Intuitive professionals are intent upon not only adopting social media but measuring the ROI therein. Common platforms (Facebook, LinkedIn, Twitter and XING) may be free or of minimal immediate expense, but time must be invested to properly engage an audience online. That time has a monetary figure attached to it, as does the quality of audience engagement, and with stricter governance of event spend, an effective social media presence increasingly needs to show ROI.
Look at the shift we’re seeing in business attitudes on the matter: 43 percent of companies have never measured the ROI of their social media activities, according to "Social Media Usage, Attitudes and Measurability," released by King Fish Media in August. That lack of ROI measurement is down significantly from survey findings less than a year earlier by Mzinga and Babson Executive Education, which found 84 percent of companies did not measure such returns (40 percent of respondents didn’t even know if they could track ROI with their social media tools). But before you jump into social media ROI, consider that there is still debate—albeit, mostly semantic—as to if and how the business value of social media can be measured in terms of ROI.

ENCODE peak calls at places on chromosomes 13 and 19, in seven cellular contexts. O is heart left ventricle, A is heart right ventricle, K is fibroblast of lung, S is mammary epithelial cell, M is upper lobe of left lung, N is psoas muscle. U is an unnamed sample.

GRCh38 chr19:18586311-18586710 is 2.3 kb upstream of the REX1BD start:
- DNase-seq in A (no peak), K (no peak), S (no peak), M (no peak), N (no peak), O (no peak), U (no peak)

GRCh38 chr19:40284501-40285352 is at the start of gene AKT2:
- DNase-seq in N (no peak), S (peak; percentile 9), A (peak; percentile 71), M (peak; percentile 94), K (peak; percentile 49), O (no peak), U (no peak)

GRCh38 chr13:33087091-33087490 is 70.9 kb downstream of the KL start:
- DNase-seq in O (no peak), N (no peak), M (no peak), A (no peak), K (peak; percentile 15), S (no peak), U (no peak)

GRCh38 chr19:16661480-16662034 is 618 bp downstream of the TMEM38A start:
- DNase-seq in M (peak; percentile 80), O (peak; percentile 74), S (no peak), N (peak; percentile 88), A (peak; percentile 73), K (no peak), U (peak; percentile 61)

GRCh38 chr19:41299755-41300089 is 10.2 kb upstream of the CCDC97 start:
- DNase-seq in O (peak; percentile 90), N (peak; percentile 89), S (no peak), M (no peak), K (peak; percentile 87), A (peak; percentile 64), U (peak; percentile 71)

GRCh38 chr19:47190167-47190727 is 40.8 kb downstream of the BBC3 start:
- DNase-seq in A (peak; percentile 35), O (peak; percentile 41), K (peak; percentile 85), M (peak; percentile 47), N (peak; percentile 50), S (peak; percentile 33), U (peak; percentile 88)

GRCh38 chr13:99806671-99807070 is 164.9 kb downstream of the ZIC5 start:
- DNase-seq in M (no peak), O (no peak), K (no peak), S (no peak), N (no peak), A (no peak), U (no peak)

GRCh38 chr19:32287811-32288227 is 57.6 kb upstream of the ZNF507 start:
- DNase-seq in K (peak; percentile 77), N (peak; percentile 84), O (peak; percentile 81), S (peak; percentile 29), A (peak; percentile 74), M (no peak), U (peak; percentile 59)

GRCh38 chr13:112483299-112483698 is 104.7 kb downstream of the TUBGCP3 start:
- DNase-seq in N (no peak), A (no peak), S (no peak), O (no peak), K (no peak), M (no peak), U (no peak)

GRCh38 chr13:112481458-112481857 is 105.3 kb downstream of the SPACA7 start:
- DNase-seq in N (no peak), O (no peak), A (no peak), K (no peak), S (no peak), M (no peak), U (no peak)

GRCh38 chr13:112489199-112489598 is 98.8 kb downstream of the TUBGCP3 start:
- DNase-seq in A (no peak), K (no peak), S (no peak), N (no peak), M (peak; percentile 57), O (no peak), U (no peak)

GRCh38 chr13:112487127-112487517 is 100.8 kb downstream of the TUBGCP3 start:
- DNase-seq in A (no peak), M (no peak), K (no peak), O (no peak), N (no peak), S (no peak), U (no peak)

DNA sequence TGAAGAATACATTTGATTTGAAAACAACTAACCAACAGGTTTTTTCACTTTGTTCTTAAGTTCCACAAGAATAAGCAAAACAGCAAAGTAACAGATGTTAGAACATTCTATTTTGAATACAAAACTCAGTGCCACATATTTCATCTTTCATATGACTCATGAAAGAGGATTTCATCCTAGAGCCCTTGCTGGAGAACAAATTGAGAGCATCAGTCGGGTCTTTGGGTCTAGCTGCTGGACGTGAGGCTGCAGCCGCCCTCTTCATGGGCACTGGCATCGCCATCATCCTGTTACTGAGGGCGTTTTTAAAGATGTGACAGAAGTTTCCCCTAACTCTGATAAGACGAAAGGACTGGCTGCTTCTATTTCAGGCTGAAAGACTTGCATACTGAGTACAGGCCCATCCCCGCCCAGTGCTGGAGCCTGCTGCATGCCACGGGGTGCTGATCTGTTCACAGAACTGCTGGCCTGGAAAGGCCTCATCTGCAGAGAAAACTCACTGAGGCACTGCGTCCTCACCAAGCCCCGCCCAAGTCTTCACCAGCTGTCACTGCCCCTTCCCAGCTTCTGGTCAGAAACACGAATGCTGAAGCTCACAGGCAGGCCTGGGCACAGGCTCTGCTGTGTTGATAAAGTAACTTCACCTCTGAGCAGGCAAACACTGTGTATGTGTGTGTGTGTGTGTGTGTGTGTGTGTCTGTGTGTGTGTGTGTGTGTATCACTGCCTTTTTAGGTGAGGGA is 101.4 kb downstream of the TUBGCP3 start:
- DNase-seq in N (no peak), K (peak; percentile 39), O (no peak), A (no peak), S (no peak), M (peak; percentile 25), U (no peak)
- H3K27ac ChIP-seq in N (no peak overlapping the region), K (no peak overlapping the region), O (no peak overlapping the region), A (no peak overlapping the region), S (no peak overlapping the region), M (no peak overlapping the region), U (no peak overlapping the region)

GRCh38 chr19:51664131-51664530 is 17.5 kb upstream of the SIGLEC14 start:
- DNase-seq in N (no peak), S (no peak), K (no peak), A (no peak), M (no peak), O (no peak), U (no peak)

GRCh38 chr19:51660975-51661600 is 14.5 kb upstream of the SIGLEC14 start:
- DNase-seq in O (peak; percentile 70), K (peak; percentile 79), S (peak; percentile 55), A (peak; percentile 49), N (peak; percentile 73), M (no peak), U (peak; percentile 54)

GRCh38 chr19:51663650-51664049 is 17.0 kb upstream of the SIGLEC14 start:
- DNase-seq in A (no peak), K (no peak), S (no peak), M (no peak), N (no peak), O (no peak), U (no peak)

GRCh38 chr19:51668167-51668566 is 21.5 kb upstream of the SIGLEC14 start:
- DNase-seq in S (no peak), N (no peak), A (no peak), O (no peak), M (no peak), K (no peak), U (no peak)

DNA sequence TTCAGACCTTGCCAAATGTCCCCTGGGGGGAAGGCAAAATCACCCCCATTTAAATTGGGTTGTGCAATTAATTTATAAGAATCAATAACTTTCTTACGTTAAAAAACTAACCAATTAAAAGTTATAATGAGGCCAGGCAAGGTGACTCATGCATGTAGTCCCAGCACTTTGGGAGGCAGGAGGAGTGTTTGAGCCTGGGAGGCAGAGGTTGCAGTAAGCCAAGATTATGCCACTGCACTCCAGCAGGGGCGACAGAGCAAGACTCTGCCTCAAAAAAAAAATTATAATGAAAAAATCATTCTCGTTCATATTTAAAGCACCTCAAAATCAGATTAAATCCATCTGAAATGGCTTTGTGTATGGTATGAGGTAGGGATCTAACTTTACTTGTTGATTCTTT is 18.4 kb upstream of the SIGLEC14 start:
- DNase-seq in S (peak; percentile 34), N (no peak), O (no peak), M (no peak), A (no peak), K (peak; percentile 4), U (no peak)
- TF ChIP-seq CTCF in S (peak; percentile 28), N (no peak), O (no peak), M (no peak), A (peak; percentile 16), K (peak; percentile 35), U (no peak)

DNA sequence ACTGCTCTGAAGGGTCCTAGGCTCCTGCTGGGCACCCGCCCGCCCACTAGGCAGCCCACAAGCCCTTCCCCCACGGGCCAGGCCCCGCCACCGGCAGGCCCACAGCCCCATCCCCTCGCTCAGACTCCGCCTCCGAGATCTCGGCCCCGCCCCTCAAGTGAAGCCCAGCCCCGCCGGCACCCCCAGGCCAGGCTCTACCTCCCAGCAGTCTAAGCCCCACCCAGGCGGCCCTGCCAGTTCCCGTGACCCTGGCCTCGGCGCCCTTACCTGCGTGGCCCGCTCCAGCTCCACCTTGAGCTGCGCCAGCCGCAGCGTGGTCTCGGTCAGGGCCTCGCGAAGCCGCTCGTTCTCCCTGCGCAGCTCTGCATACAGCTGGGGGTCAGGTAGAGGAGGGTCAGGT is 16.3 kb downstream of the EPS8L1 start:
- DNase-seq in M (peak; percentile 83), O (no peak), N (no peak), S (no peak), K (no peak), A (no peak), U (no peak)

Regardless of this gray state of understanding and value provability, 80 percent of events utilize some form of social media (50 percent use Facebook and Twitter), according to a recent survey by event software provider Zerista, and even more meeting professionals are thrusting their companies and events into the social mediascape, some with careless abandon, and still others with blind faith.
You Can Measure Social Media ROI …but you’ll have to play loose with your definition of "ROI," and maybe even settle on a more general "return." Viewing social media ROI strictly as a financial calculation leaves out true measurement of the field’s myriad intangibles. As a result, the absolute value of social media efforts cannot yet be fully recognized.